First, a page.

“I do quite like the sound of completing the EQ Leadership assessment, receiving the results and a personal report with the scheduled coaching as mentioned on your website.
Hoping you can come up with a plan and a programme for us?
(On the cheap… might have the odd spare fiver!)”
I’m the only Black woman doing Emotional Intelligence the way I do it here in the UK and, to receive this type of email says more about the person than it does about me.
Needless to say, I sent him a proposal with my offering and haven’t heard from him since!!
Now what I’m going to say, I will not retract, because this scenario has played out time and time again over the years and, I’ve even mentioned it to other Black women who are in the same professional field as myself and, they can resonate with me from their own personal and lived experiences.
There have been too many times, where I’ve been conducting training or coaching people in group settings and, I’ll be asked all sorts of questions like they are testing my knowledge in the subject matter.
The thing is, they are very interested but, there is something else that takes place during these occasions, it’s as if their body language and demeanour speaks the following words… ‘I’m so interested and want to do this but, it’s such a shame you’re Black’!
I’m an Empath so, all of this is picked up by me without them uttering a single word!
Again, I know my worth and the value I bring to the assignment and client.
There is nothing stopping anyone enquiring about your services and taking the information you’ve shared with them to someone who looks like them, to see if they can accommodate them.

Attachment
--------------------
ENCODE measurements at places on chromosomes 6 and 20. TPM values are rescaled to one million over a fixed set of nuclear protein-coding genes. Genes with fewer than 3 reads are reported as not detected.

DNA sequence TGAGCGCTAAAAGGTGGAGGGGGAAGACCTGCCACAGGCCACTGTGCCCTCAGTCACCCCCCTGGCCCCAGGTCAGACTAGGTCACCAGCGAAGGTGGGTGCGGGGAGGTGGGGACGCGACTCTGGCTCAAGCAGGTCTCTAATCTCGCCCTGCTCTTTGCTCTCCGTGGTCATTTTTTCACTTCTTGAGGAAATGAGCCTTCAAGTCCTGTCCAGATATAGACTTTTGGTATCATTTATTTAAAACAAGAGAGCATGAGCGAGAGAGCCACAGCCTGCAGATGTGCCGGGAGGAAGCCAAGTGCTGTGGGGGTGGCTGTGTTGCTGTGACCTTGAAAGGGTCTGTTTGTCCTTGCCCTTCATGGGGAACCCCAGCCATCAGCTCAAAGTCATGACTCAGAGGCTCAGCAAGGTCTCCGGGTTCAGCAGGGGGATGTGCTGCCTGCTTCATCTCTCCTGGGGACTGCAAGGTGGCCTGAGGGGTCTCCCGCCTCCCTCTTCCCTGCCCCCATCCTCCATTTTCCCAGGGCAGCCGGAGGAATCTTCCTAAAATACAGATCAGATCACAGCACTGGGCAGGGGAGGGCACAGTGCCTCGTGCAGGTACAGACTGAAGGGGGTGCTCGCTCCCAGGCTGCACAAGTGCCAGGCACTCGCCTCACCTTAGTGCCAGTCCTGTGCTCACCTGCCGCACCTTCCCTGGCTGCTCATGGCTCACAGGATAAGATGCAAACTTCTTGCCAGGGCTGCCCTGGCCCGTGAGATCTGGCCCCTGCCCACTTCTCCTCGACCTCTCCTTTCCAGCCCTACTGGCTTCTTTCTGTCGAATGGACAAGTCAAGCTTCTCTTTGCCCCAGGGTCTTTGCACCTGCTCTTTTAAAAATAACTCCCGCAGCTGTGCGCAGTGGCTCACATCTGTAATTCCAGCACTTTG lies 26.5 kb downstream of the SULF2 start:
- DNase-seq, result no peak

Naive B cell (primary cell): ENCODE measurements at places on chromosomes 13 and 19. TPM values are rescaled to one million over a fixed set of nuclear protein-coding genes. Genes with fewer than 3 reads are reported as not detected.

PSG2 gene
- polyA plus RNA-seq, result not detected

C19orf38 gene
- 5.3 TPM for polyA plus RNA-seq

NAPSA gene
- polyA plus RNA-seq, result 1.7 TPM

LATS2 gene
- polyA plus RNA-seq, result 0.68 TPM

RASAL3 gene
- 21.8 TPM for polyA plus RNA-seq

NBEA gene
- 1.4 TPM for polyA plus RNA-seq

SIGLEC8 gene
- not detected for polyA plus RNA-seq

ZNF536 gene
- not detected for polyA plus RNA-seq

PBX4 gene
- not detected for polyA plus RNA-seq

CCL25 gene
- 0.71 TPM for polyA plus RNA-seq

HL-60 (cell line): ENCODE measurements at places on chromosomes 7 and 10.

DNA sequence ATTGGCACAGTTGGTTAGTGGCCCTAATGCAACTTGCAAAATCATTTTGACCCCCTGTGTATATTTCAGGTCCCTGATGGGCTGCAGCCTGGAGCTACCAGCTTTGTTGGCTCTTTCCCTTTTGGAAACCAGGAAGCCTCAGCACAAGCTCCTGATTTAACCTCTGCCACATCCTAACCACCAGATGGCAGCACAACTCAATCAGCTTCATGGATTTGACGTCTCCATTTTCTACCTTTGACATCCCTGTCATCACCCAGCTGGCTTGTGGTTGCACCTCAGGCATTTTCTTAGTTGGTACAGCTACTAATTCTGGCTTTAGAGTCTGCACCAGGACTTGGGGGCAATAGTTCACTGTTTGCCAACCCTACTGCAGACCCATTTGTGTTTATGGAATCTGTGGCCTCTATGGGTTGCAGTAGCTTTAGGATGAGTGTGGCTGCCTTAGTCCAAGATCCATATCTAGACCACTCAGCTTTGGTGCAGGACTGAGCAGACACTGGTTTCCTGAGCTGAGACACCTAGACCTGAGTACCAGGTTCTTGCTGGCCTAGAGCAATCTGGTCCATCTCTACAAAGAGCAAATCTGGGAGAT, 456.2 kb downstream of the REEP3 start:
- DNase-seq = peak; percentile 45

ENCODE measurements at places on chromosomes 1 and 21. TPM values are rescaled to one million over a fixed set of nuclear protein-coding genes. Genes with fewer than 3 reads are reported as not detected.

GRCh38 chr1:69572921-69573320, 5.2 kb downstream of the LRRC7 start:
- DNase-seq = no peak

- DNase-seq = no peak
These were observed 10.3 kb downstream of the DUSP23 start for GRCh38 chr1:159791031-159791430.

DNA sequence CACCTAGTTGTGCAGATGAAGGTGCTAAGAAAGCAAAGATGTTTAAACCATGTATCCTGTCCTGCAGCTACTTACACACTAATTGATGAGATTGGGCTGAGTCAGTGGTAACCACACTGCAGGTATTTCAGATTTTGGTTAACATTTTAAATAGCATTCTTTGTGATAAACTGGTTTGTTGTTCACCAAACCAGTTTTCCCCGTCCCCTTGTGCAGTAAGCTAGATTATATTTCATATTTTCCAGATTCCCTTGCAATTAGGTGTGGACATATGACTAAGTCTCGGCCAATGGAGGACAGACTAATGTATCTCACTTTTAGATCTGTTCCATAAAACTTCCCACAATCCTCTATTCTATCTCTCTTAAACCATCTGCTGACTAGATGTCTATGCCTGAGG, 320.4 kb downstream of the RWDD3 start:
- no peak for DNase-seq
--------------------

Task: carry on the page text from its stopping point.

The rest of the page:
More often than not, this is what happens, or they will come back months later to pick this up with you (after they’ve scoured the globe to find someone who offers the same service provision as you) and pick up where it trailed off.
Research That Speaks Volumes
In 2021 Dianne Greyson, Founder of The Ethnicity Pay Gap Campaign and Susan Baker conducted some much-needed research and produced the Impact of the Ethnicity Pay Gap on Black Women in the UK report.
If you want to get a feel of the ‘lived experiences’ and struggles that Black and other minority ethnic women face in the UK, please download it, and read it for yourself.
Another report that highlights inequalities is Broken Ladders: The myth of meritocracy for women of colour in the workplace, is another suggested research report produced by The Fawcett Society and The Runnymede Trust.
This is just a snapshot of research conducted, there is still much work to do in addressing these disparities
Question, what is the value you bring?
In a society that showcases the need for equity, diversity, and inclusivity at every juncture, to me, it’s very much the ethos of action speaks louder than words more so than certain ‘tick-box’ exercises to prove one is committed to the cause.
If you want my service offerings and, the knowledge, skills and expertise I bring to the table, pay me what I’m worth!
Please don’t ask me for a reduction in my fee or, tell me that you don’t have the budget and would like it for free, because you wouldn’t dream of asking me to do that if I was a white woman!
Black Wall St. MediaContributor